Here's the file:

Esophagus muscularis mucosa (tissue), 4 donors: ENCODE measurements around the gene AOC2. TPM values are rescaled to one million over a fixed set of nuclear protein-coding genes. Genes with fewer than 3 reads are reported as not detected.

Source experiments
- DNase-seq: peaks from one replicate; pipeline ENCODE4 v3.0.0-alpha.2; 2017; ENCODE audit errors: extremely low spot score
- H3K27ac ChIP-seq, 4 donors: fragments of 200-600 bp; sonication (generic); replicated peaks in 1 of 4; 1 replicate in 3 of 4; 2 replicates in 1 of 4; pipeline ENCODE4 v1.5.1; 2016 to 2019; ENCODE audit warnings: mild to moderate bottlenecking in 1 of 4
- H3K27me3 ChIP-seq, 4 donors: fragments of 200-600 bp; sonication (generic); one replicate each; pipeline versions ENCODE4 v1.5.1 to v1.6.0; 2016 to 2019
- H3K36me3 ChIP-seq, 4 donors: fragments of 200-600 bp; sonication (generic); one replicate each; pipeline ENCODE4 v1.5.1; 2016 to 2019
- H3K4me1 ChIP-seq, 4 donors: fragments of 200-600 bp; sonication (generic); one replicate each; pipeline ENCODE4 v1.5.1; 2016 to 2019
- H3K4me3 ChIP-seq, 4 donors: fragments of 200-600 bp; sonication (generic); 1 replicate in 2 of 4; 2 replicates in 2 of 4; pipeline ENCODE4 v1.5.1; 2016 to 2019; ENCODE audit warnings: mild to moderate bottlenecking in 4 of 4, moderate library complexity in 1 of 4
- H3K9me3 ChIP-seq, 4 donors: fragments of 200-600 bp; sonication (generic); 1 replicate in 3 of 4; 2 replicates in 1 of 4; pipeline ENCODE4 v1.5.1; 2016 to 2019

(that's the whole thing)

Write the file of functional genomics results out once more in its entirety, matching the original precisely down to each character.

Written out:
Esophagus muscularis mucosa (tissue), 4 donors: ENCODE measurements around the gene AOC2. TPM values are rescaled to one million over a fixed set of nuclear protein-coding genes. Genes with fewer than 3 reads are reported as not detected.

Source experiments
- DNase-seq: peaks from one replicate; pipeline ENCODE4 v3.0.0-alpha.2; 2017; ENCODE audit errors: extremely low spot score
- H3K27ac ChIP-seq, 4 donors: fragments of 200-600 bp; sonication (generic); replicated peaks in 1 of 4; 1 replicate in 3 of 4; 2 replicates in 1 of 4; pipeline ENCODE4 v1.5.1; 2016 to 2019; ENCODE audit warnings: mild to moderate bottlenecking in 1 of 4
- H3K27me3 ChIP-seq, 4 donors: fragments of 200-600 bp; sonication (generic); one replicate each; pipeline versions ENCODE4 v1.5.1 to v1.6.0; 2016 to 2019
- H3K36me3 ChIP-seq, 4 donors: fragments of 200-600 bp; sonication (generic); one replicate each; pipeline ENCODE4 v1.5.1; 2016 to 2019
- H3K4me1 ChIP-seq, 4 donors: fragments of 200-600 bp; sonication (generic); one replicate each; pipeline ENCODE4 v1.5.1; 2016 to 2019
- H3K4me3 ChIP-seq, 4 donors: fragments of 200-600 bp; sonication (generic); 1 replicate in 2 of 4; 2 replicates in 2 of 4; pipeline ENCODE4 v1.5.1; 2016 to 2019; ENCODE audit warnings: mild to moderate bottlenecking in 4 of 4, moderate library complexity in 1 of 4
- H3K9me3 ChIP-seq, 4 donors: fragments of 200-600 bp; sonication (generic); 1 replicate in 3 of 4; 2 replicates in 1 of 4; pipeline ENCODE4 v1.5.1; 2016 to 2019